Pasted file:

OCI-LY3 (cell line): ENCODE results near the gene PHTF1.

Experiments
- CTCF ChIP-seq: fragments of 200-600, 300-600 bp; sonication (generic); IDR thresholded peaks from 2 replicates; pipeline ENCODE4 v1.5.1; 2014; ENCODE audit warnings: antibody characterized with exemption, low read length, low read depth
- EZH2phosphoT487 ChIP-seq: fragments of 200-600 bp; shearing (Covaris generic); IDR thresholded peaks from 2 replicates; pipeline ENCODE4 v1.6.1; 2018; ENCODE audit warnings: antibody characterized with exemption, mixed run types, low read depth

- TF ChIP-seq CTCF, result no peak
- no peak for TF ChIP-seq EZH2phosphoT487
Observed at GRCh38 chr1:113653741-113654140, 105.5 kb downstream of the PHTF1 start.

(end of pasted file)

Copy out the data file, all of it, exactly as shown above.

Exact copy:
OCI-LY3 (cell line): ENCODE results near the gene PHTF1.

Experiments
- CTCF ChIP-seq: fragments of 200-600, 300-600 bp; sonication (generic); IDR thresholded peaks from 2 replicates; pipeline ENCODE4 v1.5.1; 2014; ENCODE audit warnings: antibody characterized with exemption, low read length, low read depth
- EZH2phosphoT487 ChIP-seq: fragments of 200-600 bp; shearing (Covaris generic); IDR thresholded peaks from 2 replicates; pipeline ENCODE4 v1.6.1; 2018; ENCODE audit warnings: antibody characterized with exemption, mixed run types, low read depth

- TF ChIP-seq CTCF, result no peak
- no peak for TF ChIP-seq EZH2phosphoT487
Observed at GRCh38 chr1:113653741-113654140, 105.5 kb downstream of the PHTF1 start.